30 Strategies to Address and Prevent Burnout
Many people are struggling with burnout right now, whether it’s at work or at home. People are working hard and still struggling. Anxiety and depressive symptoms are up, suicide rates are up. We seem to be entangled in cultural burnout.
What is burnout?
Burnout “is a state of emotional, physical, and mental exhaustion caused by excessive and prolonged stress. It occurs when you feel overwhelmed, emotionally drained, and unable to meet constant demands.”
Symptoms of burnout:
- Being overly cynical or critical.
- Having trouble getting started.
- Being irritable or impatient with co-workers, customers, friends, family.
- Lacking the energy to be consistently productive.
- Finding it difficult to concentrate.
- Lacking satisfaction from your achievements.
- Crying frequently.
- Reduced creativity.
- Shortness of breath.
- Negative thoughts.
- Anxiety and depressive symptoms.
- Using food, drugs, or alcohol to feel better or to simply not feel.
- A change in sleep habits: sleeping too much or too little.
- Physical ailments such as headaches, stomachaches, or bowel problems.
- Negative self-talk.
If you are experiencing any of those listed above, then you may be struggling with burnout, whether it be in your personal life or work life.
Below we will discuss ways you can prevent burnout and address already existing burnout.
Strategies to prevent and address burnout:
Burnout is often associated with jobs, but it can also apply to your personal life and relationships. Unfortunately, sometimes the only way to “cure” burnout is to leave a job or relationship, but if that is not an option or the way you want to go, this list will give you some ideas on how to prevent or address existing burnout.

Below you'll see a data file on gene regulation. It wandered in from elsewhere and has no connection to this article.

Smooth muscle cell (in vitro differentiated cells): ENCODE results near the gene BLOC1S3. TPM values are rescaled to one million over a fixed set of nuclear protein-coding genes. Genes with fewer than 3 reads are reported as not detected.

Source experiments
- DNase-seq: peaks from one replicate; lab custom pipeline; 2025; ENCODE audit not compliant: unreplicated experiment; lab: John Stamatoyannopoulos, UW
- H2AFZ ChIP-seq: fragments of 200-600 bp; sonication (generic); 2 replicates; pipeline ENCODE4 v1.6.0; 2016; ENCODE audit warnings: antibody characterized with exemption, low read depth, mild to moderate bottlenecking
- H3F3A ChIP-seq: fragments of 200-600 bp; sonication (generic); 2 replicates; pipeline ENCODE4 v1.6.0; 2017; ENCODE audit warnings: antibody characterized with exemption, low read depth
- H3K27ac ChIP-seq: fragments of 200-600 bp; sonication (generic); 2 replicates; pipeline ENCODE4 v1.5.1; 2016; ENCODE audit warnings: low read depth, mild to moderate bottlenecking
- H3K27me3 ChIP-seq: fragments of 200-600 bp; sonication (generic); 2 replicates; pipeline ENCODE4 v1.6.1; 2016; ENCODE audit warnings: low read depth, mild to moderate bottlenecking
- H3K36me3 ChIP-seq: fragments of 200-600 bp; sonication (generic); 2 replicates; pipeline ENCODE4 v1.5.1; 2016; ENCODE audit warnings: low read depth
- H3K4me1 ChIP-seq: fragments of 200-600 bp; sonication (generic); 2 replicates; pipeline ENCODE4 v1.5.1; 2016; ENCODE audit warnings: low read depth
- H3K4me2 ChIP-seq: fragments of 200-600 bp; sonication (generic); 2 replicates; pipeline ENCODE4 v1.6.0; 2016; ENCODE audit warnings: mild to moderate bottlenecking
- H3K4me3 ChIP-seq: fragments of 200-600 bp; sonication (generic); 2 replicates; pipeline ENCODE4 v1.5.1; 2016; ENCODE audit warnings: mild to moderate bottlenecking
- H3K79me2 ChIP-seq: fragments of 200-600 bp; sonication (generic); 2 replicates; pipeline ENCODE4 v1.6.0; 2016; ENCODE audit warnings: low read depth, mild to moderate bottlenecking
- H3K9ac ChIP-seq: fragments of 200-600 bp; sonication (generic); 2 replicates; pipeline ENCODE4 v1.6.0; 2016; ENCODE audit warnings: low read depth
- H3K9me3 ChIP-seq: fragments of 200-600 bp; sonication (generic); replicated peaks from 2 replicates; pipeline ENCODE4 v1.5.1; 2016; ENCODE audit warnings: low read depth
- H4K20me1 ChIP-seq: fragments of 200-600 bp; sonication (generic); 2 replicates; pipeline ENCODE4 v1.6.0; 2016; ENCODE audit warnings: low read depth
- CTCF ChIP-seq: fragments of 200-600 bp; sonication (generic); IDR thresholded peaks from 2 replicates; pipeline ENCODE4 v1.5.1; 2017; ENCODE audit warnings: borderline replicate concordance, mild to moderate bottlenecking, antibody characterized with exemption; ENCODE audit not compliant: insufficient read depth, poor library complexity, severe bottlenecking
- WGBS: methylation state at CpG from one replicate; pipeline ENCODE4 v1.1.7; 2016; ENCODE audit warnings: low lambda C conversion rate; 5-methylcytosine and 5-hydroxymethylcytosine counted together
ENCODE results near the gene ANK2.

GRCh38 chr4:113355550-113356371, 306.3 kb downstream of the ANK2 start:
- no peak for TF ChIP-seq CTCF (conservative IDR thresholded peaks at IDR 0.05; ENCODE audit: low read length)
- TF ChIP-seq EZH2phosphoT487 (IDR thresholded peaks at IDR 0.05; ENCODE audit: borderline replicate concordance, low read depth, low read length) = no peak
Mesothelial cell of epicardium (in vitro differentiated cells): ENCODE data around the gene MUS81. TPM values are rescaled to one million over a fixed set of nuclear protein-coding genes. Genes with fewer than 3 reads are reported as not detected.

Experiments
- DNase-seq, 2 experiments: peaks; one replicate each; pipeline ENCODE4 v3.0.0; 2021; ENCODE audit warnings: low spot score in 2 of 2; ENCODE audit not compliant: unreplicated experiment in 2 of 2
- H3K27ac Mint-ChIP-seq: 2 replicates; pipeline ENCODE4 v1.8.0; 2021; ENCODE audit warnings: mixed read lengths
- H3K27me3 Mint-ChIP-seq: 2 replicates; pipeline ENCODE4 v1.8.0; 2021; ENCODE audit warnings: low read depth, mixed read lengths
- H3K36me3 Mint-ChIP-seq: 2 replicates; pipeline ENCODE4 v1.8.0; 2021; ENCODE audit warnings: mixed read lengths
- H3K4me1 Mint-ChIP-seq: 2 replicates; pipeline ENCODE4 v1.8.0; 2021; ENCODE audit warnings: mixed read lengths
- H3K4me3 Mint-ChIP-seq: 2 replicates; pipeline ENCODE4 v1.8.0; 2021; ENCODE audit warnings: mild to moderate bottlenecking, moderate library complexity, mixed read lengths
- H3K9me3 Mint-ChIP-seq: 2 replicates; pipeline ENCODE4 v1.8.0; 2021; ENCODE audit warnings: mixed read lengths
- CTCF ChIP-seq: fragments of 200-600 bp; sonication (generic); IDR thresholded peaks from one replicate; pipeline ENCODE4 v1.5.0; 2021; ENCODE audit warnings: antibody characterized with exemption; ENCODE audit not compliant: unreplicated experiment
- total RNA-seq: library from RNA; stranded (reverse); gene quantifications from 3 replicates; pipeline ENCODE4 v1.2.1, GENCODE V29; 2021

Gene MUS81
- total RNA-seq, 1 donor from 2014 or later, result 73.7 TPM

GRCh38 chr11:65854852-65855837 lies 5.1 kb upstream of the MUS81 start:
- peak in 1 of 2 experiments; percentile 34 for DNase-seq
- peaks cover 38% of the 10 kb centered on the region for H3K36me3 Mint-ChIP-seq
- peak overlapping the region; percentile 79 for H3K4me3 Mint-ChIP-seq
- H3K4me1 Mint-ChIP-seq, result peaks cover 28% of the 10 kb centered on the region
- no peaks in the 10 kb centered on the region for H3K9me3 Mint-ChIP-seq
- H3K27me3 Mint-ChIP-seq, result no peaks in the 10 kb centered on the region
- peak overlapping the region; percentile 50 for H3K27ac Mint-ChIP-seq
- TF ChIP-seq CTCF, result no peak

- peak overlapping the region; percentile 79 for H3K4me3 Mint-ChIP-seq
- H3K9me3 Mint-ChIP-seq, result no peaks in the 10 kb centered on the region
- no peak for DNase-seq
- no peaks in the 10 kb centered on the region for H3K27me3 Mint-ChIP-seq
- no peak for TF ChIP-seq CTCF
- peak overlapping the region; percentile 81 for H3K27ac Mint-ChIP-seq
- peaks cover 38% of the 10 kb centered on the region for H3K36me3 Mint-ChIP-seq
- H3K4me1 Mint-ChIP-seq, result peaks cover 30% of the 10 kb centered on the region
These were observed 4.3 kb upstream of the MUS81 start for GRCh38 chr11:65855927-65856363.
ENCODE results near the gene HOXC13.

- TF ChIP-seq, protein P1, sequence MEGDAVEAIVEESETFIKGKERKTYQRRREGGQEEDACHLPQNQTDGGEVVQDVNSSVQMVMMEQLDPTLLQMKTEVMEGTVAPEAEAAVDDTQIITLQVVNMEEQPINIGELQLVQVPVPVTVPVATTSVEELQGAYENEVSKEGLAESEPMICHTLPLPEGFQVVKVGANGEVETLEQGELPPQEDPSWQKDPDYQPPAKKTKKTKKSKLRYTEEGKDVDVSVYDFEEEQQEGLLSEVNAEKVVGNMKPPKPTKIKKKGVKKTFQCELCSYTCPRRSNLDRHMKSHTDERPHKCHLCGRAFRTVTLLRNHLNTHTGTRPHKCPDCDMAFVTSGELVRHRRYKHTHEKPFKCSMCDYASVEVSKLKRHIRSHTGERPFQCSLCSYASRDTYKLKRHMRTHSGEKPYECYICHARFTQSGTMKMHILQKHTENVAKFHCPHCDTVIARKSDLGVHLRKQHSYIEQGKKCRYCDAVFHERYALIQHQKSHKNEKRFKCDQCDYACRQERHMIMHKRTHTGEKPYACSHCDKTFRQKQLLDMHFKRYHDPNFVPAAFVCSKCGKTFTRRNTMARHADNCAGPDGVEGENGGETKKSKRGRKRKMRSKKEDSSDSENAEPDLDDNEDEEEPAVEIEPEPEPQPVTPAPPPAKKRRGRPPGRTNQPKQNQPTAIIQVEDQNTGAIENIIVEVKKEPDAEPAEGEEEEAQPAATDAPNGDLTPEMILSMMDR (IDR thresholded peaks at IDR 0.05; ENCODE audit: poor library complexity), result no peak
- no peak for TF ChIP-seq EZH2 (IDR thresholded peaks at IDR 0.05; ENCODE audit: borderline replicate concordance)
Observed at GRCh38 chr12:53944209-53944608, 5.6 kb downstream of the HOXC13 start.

1. Use your sick days/PTO.
2. Become aware of what is causing you stress: what specific instances?
3. Talk to your boss/spouse about your concerns and your burnout. Express that you need help to lighten your load.
4. Clarify expectations and job role/role in the home.
5. Evaluate your options.
6. Find out if your job offers employee benefit services. If they do, take advantage of them!
8. Let go of perfectionism.
9. Do an audit of your time: where is most of your time being spent? How are you spending your free time?
10. Physical activity: the gym, CrossFit, running, walking each day.
11. Take your lunch break!
12. Read, walk, listen to music, or call a friend/family during your break.
13. Assess your priorities and goals.
14. Separate work from home life: do not check work emails or take calls after hours. Keep work emails off of your phone.
15. Structure your day: get into a routine and develop healthy work habits. Ex: only checking email in the morning or afternoon, returning calls after lunch, setting your away messages while on lunch…etc…
16. Delegate tasks.
17. Spend time with coworkers outside of work: develop those relationships.
18. Limit contact with negative people.
19. Go to bed early each night.
20. Silence your phone.
21. Limit social media.
23. Eat healthily: limit caffeine, alcohol, sugar.
24. Avoid nicotine and other substances.
25. Create a healthy nighttime routine.
26. Meal and clothing prep for the week.
27. Order your groceries for pickup or delivery.
28. Work on your hobby or do something creative each day, even if it’s just for five minutes!
29. Spend time with friends at least once a week.
30. Set boundaries with those causing you to feel burned out.
Take out a pen and paper. We are going to be doing some journaling.
1. Which relationships/situations in your life are causing you to feel burned out?
2. How do you know you are experiencing burnout?
3. What symptoms of burnout are you experiencing?
4. Explore the ways in which you can prevent or address your burnout.
5. How can you better take care of yourself mentally, psychically, socially, and spiritually?
If you are struggling with burnout, I hope this post was helpful to you.
Preventing and addressing burnout is not a one time fix. Preventing and addressing burnout is something you must incorporate into your daily life to see the impacts over time.
Getty image by Jay Yuno